Chip seals, also known as seal coats or surface treatments, are a valuable preservation treatment for roads which receive light to medium traffic; they have also performed well on higher-volume roadways and are usually placed on an existing asphalt pavement.
Chip seals are placed by spraying the pavement with a binder, either an asphalt emulsion or a hot applied binder, from a distributor truck, and then immediately applying a uniform application of a cover aggregate (chips or screening) using a self-propelled chip spreader. The aggregate is rolled as soon as possible to ensure embedment and adhesion of the aggregate to the fresh binder.
Chip seals can be placed in single or multiple layers, usually using 1/4 to 1/2 inch aggregates. On multiple chip seals, the binder and aggregate application process is repeated, with the aggregate size declining with each application. Only clean and well-crushed aggregates should be used in chip seals. They should only be placed in warm weather, and traffic needs to be controlled until the chips are well adhered to the pavement surface. Excess loose aggregate should be swept after placement in order to avoid windshield and vehicle damage.
This report presents the best practices for construction of chip seals, including scrub and Geosynthetic Reinforced Chip Seals (GRCS), and also includes guides for troubleshooting problems. It also includes information on the design of chip seals as well as guide specifications for both emulsion and hot applied chip seals.
R. GARY HICKS, PhD, PE
Dr. Hicks is currently program manager for the CP2 Center at CSU Chico. Prior to joining the Center, he taught at Georgia Tech and Oregon State University for 30 years, rising to the positions of Distinguished Professor of Civil Engineering and Associate Dean for Research for the College of Engineering. He retired from OSU in 1997, and upon retirement embarked on a consulting career with MACTEC Engineering (now Wood LLC), providing on-call consulting services to the California Department of Transportation and other organizations. As a part of this consulting project, he led the development of the MTAG and helped set up the CP2 Center in 2006. He is a registered Civil Engineer in the states of California, Oregon, and Alaska.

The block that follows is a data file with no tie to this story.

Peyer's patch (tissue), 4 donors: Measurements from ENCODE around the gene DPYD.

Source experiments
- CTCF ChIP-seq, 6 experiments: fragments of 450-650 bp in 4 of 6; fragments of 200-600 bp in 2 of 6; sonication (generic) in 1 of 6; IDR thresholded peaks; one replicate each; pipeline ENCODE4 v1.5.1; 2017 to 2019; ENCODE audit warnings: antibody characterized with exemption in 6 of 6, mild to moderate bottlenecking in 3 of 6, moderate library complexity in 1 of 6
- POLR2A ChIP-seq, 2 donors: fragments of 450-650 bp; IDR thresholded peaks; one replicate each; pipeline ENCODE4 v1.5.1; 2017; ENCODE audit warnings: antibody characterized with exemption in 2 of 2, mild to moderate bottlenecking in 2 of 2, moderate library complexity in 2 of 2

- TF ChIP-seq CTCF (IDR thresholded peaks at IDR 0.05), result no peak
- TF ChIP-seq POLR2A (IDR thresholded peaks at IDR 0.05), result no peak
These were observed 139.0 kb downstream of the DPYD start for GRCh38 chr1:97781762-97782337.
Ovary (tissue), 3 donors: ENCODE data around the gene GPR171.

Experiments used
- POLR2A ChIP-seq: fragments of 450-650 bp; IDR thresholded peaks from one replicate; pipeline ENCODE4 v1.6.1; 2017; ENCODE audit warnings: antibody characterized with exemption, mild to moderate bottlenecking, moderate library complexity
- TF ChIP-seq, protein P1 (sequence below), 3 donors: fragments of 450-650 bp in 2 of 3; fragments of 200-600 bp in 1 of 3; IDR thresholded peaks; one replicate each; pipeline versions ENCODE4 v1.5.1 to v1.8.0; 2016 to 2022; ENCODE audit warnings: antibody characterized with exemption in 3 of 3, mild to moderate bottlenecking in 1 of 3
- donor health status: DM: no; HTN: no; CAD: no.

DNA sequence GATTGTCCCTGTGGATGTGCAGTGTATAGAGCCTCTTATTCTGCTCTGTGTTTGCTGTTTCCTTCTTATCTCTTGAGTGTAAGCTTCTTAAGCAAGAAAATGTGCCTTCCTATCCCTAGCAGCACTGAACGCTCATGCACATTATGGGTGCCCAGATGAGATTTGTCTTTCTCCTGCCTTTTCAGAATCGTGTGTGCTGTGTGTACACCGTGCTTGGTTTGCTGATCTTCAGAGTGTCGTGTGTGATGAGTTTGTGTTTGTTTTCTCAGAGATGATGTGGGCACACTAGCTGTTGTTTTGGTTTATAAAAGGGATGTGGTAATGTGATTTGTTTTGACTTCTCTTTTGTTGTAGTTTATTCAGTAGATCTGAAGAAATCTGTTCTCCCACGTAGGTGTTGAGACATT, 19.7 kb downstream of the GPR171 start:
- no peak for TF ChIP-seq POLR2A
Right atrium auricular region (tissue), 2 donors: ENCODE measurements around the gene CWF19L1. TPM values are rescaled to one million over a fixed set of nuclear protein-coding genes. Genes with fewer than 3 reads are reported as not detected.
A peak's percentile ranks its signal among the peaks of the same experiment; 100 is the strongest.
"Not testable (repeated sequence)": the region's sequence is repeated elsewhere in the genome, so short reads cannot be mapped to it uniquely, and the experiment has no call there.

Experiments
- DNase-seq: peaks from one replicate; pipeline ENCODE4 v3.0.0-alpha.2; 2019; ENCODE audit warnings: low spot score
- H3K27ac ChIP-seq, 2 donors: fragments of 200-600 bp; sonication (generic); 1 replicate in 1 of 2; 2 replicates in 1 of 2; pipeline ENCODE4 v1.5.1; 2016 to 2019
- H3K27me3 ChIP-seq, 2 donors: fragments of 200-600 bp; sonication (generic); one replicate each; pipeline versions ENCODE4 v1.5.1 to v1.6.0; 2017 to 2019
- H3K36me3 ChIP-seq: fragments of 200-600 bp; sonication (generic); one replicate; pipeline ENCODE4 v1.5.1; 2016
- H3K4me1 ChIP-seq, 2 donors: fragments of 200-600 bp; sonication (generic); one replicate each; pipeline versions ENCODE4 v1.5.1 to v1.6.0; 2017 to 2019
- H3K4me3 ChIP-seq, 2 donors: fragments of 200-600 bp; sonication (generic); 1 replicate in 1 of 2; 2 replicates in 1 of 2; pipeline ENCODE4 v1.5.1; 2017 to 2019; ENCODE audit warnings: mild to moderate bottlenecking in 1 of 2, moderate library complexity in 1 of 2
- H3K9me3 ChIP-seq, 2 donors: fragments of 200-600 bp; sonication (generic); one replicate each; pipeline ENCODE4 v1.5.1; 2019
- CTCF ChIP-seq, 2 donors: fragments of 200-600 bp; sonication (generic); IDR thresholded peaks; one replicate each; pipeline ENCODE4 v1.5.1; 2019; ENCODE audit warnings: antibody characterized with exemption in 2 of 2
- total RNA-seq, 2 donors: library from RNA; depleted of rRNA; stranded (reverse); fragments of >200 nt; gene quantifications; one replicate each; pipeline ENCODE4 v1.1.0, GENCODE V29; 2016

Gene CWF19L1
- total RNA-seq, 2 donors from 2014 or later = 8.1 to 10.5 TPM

DINGXIN CHENG, PhD, PE (TEXAS), PROFESSOR AT CSU CHICO
Dr. DingXin (Ding) Cheng is a professor of the department of civil engineering at the California State University, Chico, director of the California Pavement Preservation (CP2) Center, and the director of the Tire Derived Aggregate Technology Center. He has worked actively with the CP2 Center since he joined the department of civil engineering of CSU Chico in 2006. He obtained his PhD in the areas of pavement materials and transportation from Texas A&M University in College Station, Texas in 2002. He worked in private industry for Parsons Brinckerhoff in Houston, TX before joining Chico State University. He has extensive experience in Hot Mix Asphalt (HMA) materials and pavement preservation on both asphalt and concrete pavements. He has more than 55 peer-reviewed publications related to pavement materials and preservation in Transportation Research Board, AAPT, ASCE, and other conferences. Ding has co-managed or managed more than $7 million research projects funded by California Department of Transportation (Caltrans), California Department of Resources Recycling and Recovery (CalRecycle), Metropolitan Transportation Commissions (MTC) of San Francisco Bay Area, and other agencies and industry leaders. He is a registered professional engineer in the State of Texas.
LEROSE LANE, PE, SENIOR PAVEMENT PRESERVATION ENGINEER
Lerose Lane, PE, is a Senior Pavement Preservation Engineer who has worked for the California Pavement Preservation Center (CP2C) since August 2010. Her work includes observing pilot project construction for a wide variety of preservation strategies including Rubberized Chip Seals, Scrub Seals, Reconstruction with Rubberized Hot Mix Asphalt Concrete, and Double Chip Seals. Besides observing and evaluating construction and long-term performance of this wide variety of preservation strategies, she co-authors many of the technical reports regarding the construction phases and the follow up inspection reports. Most of these projects are Caltrans projects on California State Highways or Interstate Routes. She graduated from CSU, Chico, in 1970 with a B.S. degree in Civil Engineering. Since that time, she has worked for UCD, City of Marysville, County of Tehama, and Caltrans in various capacities, including: District Materials Engineer, Office Chief in Design, Senior Construction Engineer, as well as Resident Engineer for a wide variety of projects. She has been a Professional Engineer in the State of California since 1975.